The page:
Like so many other classic stories about childhood and trauma—Matilda, The Little Princess, almost anything out of Charles Dickens—Chappie grows up in a harsh environment dominated by foster parents who are ill-suited to the responsibility of raising a child. In 2016 in Johannesburg, a weapons manufacturer called Tetra Vaal Industries has successfully equipped the city with the world’s first all-robot police force. Newsreel footage shows that the world is generally content with this development: Crime has plummeted, and the titanium-clad robots ably shield human bodies from harm. Yet their creator, an idealistic young engineer named Deon Wilson (Dev Patel), is eager to make his artificially-intelligent creations fully intelligent. He devises a program to instill consciousness in his robots, and when his bottom line-fixated boss, Michelle Bradley (Sigourney Weaver), forbids him from installing the software, he secretly programs a damaged, child-like droid.
Chappie is more about the unjust rule of law in the household than on the streets.
His grand, idealistic plans to rear Chappie on a steady diet of poetry go sour when a group of South African gangsters (Ninja and Yolandi as Die Antwoord, plus Jose Pablo Cantillo) kidnap Patel and forcibly adopt Chappie. In a rushed bit of narrative lead-up and one prolonged, exquisite action sequence between the group and the South African police, the film explains how the gang owe a local mob leader $20 million. The group lands upon the brilliant idea that Patel might have a “remote control” for turning the droids off during a grand heist; when he says that's impossible, they take Chappie for their personal bodyguard instead.
Blomkamp’s first feature-length movie, the Oscar-nominated District 9, implicated several levels of bureaucracy in perpetrating crimes of xenophobia and speciesism. Though the android-cop premise is ripe for a further exploration of profiling, Chappie is more about the unjust rule of law in the household than on the streets, but it's an angle that's just as brutal. Wilson wants to raise Chappie to read and paint; Ninja insists he learn how to walk with swagger, swear, and shoot. The disparities in their educational messaging, moreover, have some severe consequences: Wilson makes Chappie promise he will realize his full potential and never shoot a gun; Ninja convinces him that throwing switchblades into people’s necks just puts them to sleep. The simplistic extremes in styles turn these older characters into caricatures, but what child doesn’t remember growing up in terms of dizzying highs and emotionally gutting catastrophes? The lack of subtlety is the element that makes the story so painfully familiar.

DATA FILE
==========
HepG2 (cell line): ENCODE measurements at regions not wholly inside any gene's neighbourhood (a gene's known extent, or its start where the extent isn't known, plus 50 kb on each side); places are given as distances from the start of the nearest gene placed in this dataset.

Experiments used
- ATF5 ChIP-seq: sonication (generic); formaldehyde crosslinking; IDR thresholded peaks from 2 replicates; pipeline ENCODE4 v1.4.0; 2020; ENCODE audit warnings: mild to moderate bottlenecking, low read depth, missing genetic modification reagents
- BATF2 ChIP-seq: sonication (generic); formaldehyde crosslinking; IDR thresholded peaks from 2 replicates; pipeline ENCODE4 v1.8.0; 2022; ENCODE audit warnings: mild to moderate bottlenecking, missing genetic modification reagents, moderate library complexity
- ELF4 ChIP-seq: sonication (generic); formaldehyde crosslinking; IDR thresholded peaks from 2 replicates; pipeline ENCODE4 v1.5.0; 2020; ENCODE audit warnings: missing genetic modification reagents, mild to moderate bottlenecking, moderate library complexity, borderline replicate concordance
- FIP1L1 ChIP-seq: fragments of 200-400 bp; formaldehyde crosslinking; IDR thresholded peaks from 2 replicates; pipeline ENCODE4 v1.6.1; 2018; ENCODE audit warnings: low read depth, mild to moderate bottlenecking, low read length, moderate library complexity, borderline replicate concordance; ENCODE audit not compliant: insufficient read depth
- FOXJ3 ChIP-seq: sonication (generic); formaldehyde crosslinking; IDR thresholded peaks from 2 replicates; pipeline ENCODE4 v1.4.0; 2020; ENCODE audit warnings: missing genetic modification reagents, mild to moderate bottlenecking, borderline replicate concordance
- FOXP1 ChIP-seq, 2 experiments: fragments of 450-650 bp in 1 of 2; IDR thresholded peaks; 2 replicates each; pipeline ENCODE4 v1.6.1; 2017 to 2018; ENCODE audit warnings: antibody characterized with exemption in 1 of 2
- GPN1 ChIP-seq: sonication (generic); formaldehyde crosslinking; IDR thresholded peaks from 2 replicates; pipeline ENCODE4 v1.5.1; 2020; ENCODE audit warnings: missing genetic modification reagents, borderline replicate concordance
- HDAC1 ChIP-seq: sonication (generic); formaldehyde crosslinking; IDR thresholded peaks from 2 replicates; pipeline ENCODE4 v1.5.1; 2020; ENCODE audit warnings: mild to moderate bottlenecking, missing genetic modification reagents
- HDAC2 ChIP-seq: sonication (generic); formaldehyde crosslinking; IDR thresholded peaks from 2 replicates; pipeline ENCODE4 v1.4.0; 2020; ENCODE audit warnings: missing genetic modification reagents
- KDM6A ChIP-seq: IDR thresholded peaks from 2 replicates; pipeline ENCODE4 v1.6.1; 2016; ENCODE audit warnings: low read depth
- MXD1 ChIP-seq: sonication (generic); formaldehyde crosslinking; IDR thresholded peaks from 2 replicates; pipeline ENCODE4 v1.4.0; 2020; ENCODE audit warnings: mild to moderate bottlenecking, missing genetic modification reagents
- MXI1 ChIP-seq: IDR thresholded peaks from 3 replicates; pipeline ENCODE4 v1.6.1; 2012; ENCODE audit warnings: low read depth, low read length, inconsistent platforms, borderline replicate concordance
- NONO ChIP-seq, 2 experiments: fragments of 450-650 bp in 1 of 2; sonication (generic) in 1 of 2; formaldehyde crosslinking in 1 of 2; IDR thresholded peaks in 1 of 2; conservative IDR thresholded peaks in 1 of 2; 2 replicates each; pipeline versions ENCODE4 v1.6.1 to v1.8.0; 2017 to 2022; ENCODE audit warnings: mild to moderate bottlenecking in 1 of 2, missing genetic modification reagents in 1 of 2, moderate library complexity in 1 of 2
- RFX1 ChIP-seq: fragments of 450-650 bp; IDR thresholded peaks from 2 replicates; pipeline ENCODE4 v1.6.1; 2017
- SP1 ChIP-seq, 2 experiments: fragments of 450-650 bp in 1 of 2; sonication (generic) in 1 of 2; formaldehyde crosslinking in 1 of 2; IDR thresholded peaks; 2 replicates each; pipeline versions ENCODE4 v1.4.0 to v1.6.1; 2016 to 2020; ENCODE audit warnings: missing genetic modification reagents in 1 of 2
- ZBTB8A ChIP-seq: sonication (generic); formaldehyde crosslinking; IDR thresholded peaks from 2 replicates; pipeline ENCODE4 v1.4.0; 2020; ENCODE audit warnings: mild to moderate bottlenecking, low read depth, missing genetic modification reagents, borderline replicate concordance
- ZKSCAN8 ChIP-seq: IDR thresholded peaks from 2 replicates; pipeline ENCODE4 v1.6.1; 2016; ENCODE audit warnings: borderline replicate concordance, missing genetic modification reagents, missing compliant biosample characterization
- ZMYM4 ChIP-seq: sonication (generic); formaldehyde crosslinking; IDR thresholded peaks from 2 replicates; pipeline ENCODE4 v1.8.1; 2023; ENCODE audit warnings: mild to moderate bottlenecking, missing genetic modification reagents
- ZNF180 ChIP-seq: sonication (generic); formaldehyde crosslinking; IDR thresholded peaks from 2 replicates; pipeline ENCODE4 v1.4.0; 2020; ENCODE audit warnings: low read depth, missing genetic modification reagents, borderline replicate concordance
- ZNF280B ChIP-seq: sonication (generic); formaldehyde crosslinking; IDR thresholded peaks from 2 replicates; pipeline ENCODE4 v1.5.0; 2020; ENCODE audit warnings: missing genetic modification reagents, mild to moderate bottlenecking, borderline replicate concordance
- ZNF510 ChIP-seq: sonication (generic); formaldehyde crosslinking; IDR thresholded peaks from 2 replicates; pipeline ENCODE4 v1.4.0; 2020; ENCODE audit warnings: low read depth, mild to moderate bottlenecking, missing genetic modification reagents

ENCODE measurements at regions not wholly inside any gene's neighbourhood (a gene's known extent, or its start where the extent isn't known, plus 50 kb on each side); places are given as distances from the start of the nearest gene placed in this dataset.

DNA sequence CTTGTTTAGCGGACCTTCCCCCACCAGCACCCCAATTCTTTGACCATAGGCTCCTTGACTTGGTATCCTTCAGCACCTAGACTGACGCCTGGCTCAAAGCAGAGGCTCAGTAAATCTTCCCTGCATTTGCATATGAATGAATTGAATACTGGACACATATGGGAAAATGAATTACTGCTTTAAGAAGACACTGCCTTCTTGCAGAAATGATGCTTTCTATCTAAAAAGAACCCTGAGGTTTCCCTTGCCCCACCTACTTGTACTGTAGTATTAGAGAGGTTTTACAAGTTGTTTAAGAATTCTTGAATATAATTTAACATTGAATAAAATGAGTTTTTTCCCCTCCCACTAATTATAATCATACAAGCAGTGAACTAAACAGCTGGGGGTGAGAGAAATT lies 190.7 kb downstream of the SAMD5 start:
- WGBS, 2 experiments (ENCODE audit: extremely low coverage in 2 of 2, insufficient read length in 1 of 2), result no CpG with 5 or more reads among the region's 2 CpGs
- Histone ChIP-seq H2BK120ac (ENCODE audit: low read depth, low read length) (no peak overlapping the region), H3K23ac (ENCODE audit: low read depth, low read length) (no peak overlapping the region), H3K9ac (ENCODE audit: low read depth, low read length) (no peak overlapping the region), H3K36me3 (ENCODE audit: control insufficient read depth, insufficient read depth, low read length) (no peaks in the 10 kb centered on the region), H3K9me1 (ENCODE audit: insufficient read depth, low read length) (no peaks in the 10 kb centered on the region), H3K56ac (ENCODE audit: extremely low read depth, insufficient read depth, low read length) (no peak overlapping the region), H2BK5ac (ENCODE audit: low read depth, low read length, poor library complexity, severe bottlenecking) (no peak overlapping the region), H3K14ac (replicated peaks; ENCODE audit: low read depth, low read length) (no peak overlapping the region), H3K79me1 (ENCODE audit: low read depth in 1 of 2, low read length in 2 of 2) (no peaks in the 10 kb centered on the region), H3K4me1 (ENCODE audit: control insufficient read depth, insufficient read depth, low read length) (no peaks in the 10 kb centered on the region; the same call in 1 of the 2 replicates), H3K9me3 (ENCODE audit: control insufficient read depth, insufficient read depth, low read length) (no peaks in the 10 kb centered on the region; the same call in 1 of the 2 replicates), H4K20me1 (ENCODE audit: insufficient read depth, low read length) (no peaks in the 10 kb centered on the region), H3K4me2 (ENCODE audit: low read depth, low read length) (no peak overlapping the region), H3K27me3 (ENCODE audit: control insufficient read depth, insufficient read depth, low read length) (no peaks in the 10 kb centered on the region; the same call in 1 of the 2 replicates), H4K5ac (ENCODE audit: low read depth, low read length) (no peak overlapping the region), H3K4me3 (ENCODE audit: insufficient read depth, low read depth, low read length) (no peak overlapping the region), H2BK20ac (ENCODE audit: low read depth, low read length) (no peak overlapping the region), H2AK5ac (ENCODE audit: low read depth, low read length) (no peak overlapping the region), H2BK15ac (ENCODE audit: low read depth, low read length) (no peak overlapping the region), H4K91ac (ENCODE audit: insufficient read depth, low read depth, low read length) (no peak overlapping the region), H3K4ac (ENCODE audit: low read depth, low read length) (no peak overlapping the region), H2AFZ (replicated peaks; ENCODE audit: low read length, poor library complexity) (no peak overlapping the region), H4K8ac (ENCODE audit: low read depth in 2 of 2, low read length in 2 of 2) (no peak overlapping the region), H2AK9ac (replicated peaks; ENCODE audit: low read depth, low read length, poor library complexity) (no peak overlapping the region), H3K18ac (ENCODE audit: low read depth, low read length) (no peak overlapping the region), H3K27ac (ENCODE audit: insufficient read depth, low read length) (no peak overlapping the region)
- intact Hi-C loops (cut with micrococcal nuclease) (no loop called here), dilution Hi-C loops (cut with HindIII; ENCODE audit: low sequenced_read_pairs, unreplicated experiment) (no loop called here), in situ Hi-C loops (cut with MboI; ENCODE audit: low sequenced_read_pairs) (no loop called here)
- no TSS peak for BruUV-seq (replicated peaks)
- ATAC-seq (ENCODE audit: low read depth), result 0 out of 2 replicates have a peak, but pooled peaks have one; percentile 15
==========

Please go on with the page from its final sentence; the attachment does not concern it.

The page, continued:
Chappie ultimately draws a line between what constitutes the use and abuse of technology.
Unsurprisingly for a film about the engineering of feeling, Blomkamp and his production team overdo it on stylization. The home that Chappie grows up in is a garage furnished in graffiti, bling, and moldering domestic appliances, an aesthetic inspired by the rave trappings of Die Antwoord's NSFW music videos and zef style. The cinematography, too, looks at times like it was ripped straight from a rap video, particularly in Chappie’s angsty teenage phase, when he’s trying to hang with the guys while also hung up on the morals that his Master instilled in his young mind. Hans Zimmer’s score is metallic, synthetic, insanely loud, and eminently danceable. The violence is grotesque, particularly when viewed through the lens of the young robot, who learns what it’s like to be hit, to be insulted, to feel left out. These slights sting keenly, even if it’s only bolts and joints that are spilling, not blood—though there’s plenty of that to go around.
The sensory overload might be too much for some, but Chappie ultimately draws a line between what constitutes the use and abuse of technology, a prescription that it generally follows. The primary villain in the movie is Wilson’s rival engineer at work, Vincent Moore (Hugh Jackman), who has devised an alternate vision for the police force in the form of a drone-like droid that can be controlled remotely by a human called The Moose. For a robotic engineer, Moore is an exceptionally unthinking villain: His plot involves shutting down the android police force to set his Moose on the loose. When apprised of Chappie’s existence, his great ambition is to dismember the robot like a seasoned Luddite torturer. Moore pushes the limits of what constitutes acceptable villainery: Jackman, muscles bulging, Grinch-grinning, mullet mercifully stashed away in the Moose’s neurotransmitter when he demonstrates the firepower of his pet project, embodies the humanist polar opposite of Wilson’s compassionate respect for humanity. He’s a joystick-happy sadist who prefers his technology stone-cold, and preferably equipped with the capability to launch multiple bombs at once.